There’s always something to be learned from 19th-Century Mexican Toys. In the 18th century, the very concept of childhood, as it’s understood today, didn’t exist. Children were raised with strict educations. And toys, as we understand them; dolls and dollhouses with miniature furnishing, were for the recreation of upper-class adults. Very few objects intended for children’s enjoyment were then even in existence. The very definition of childhood, and activities inherent to such a state of being, simply did not exist. Littles ones were still considered simply “adults in formation.”
With the rise of the Enlightenment and liberal ideas, this view of childhood began to change, little by little, and the needs of this new concept, childhood, were just beginning to be understood.
By the 19th century, finally, with the advent of the Industrial Revolution, when products were developed specifically for children. This represented something of a watershed in society’s perception of children. In reality, most children still had to start working from about the age of seven or eight in order to support their families, by delivering newspapers, selling lottery tickets, or as employees in factories.
Toys were intended to reinforce societal norms of the time. Boys received objects with which they could practice or enhance their physical strengths or skills and girls concentrated on mastering sewing, dressing dolls, serving tea, and so on.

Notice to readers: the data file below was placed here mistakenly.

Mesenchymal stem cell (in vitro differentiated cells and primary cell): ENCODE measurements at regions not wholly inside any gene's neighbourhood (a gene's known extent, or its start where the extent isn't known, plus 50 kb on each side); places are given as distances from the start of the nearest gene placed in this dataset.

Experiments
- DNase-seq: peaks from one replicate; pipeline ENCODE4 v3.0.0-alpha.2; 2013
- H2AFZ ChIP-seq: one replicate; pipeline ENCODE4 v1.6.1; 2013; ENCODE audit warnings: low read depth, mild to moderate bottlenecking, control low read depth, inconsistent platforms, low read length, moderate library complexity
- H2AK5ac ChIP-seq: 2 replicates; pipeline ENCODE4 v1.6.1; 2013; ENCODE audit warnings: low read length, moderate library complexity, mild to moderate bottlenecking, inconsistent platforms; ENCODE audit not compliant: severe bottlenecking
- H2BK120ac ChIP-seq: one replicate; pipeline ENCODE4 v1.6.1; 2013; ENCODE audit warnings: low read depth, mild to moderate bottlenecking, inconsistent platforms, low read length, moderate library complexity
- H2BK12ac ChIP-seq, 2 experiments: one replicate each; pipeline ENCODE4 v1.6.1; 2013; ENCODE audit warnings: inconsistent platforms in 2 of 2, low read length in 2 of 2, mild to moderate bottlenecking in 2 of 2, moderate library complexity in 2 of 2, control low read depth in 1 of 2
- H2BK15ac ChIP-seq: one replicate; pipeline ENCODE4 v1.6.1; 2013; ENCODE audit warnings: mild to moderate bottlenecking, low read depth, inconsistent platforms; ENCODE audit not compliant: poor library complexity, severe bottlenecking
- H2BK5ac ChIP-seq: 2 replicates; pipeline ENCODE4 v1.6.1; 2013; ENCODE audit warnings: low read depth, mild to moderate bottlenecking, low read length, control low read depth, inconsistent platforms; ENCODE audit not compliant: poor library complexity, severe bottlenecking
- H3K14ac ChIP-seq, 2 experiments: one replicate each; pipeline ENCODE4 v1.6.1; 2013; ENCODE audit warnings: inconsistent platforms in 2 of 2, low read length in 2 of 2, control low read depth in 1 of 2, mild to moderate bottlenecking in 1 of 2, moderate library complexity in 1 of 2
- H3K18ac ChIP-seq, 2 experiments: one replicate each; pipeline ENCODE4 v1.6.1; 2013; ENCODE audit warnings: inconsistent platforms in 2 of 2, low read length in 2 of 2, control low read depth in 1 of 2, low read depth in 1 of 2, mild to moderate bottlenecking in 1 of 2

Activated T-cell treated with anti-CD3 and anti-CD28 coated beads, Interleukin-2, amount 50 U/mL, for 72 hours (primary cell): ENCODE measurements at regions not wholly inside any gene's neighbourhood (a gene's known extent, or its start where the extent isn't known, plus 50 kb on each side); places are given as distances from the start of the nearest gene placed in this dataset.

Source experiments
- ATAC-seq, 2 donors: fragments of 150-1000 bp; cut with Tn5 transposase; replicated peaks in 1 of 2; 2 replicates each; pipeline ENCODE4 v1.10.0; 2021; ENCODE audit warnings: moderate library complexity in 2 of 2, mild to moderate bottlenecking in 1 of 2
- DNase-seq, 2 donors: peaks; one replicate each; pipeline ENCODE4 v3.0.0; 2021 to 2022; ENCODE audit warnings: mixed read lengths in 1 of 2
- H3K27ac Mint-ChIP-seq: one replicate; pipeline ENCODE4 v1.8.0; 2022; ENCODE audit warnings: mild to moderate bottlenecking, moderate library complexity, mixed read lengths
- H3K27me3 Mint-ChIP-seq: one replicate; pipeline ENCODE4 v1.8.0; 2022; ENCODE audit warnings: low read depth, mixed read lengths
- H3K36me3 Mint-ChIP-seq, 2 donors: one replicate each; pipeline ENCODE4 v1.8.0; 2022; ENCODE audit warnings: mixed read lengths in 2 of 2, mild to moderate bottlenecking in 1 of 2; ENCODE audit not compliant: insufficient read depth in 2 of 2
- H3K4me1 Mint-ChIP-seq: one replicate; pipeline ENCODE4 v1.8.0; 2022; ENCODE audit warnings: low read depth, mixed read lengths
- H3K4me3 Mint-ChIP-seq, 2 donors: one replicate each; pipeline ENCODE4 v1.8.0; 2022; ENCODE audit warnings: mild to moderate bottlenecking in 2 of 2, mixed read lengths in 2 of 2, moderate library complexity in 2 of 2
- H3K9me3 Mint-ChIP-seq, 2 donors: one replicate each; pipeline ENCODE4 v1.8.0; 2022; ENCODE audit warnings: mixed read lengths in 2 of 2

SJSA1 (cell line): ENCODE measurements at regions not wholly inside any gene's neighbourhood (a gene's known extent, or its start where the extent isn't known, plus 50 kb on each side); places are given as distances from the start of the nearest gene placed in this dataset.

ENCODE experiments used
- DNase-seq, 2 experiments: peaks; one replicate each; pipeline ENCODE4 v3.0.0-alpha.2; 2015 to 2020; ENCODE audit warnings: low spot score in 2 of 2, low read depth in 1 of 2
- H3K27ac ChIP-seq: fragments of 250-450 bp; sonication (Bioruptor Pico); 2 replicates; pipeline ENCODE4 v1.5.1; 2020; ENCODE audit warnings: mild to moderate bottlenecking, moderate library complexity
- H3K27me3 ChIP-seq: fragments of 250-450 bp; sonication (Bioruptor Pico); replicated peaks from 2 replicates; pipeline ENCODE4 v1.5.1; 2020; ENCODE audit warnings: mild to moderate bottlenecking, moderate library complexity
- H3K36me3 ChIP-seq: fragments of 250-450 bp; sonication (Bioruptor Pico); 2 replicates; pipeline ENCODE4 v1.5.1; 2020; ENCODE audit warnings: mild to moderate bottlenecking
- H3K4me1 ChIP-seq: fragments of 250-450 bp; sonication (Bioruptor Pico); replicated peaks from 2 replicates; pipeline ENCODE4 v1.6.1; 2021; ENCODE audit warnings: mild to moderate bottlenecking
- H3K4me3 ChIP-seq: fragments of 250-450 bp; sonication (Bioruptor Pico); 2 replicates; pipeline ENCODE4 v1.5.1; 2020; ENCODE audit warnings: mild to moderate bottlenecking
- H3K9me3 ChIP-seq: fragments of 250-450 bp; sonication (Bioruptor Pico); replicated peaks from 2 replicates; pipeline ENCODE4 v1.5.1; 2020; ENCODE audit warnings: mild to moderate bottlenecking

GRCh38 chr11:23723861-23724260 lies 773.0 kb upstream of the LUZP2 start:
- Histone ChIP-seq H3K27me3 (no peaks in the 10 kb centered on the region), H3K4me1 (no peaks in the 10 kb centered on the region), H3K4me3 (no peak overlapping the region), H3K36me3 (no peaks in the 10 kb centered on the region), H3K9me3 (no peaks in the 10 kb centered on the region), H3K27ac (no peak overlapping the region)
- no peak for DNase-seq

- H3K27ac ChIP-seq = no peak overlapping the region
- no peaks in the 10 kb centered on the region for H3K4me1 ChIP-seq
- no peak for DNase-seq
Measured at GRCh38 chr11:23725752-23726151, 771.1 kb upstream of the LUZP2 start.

Among the most popular toys were dolls of paper, cloth or porcelain, figures of lead or paper, spinning tops, marbles, trains, hoops, music boxes, teddy bears, wooden horses, table games and puzzles. Play in the Mexican streets, such as a game called “blind hen” were popular, but 19th-century Mexican toys also included ropes for jumping, and were still popular, even at the middle of the 20th century, a whole new range of toys revolutionized the reality that was childhood.
Among the best remember 19th-century Mexican toys, many were the products department stores dedicated exclusively to the exhibition (and sale) of toys. The press began then to advertise these products within their pages. The two most famous vendors were The European on Plateros Street, today’s Calle Madero, and El Globo on what is today’s Avenida 16 de Septiembre.
In the 19th century, the world of children’s toys burst abruptly into the reality of the day, and with the passage of time, that world has only become more rich and vivid.